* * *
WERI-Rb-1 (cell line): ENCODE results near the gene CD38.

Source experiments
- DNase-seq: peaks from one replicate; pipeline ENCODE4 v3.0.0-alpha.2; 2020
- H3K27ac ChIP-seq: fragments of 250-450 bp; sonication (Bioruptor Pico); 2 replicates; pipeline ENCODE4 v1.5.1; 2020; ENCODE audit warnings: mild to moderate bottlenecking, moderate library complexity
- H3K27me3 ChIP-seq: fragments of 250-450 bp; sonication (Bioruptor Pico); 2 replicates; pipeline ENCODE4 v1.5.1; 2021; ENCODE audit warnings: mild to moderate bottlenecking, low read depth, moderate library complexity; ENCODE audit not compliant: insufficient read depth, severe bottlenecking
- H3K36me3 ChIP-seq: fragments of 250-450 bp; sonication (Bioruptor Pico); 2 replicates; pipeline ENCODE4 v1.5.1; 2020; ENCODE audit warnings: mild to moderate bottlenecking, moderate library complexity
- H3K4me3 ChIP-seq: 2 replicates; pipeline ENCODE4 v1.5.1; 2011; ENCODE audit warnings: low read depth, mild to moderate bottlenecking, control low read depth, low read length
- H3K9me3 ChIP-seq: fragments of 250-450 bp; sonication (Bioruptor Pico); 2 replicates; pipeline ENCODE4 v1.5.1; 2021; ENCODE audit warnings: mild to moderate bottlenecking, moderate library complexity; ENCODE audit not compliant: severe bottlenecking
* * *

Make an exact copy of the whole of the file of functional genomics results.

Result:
WERI-Rb-1 (cell line): ENCODE results near the gene CD38.

Source experiments
- DNase-seq: peaks from one replicate; pipeline ENCODE4 v3.0.0-alpha.2; 2020
- H3K27ac ChIP-seq: fragments of 250-450 bp; sonication (Bioruptor Pico); 2 replicates; pipeline ENCODE4 v1.5.1; 2020; ENCODE audit warnings: mild to moderate bottlenecking, moderate library complexity
- H3K27me3 ChIP-seq: fragments of 250-450 bp; sonication (Bioruptor Pico); 2 replicates; pipeline ENCODE4 v1.5.1; 2021; ENCODE audit warnings: mild to moderate bottlenecking, low read depth, moderate library complexity; ENCODE audit not compliant: insufficient read depth, severe bottlenecking
- H3K36me3 ChIP-seq: fragments of 250-450 bp; sonication (Bioruptor Pico); 2 replicates; pipeline ENCODE4 v1.5.1; 2020; ENCODE audit warnings: mild to moderate bottlenecking, moderate library complexity
- H3K4me3 ChIP-seq: 2 replicates; pipeline ENCODE4 v1.5.1; 2011; ENCODE audit warnings: low read depth, mild to moderate bottlenecking, control low read depth, low read length
- H3K9me3 ChIP-seq: fragments of 250-450 bp; sonication (Bioruptor Pico); 2 replicates; pipeline ENCODE4 v1.5.1; 2021; ENCODE audit warnings: mild to moderate bottlenecking, moderate library complexity; ENCODE audit not compliant: severe bottlenecking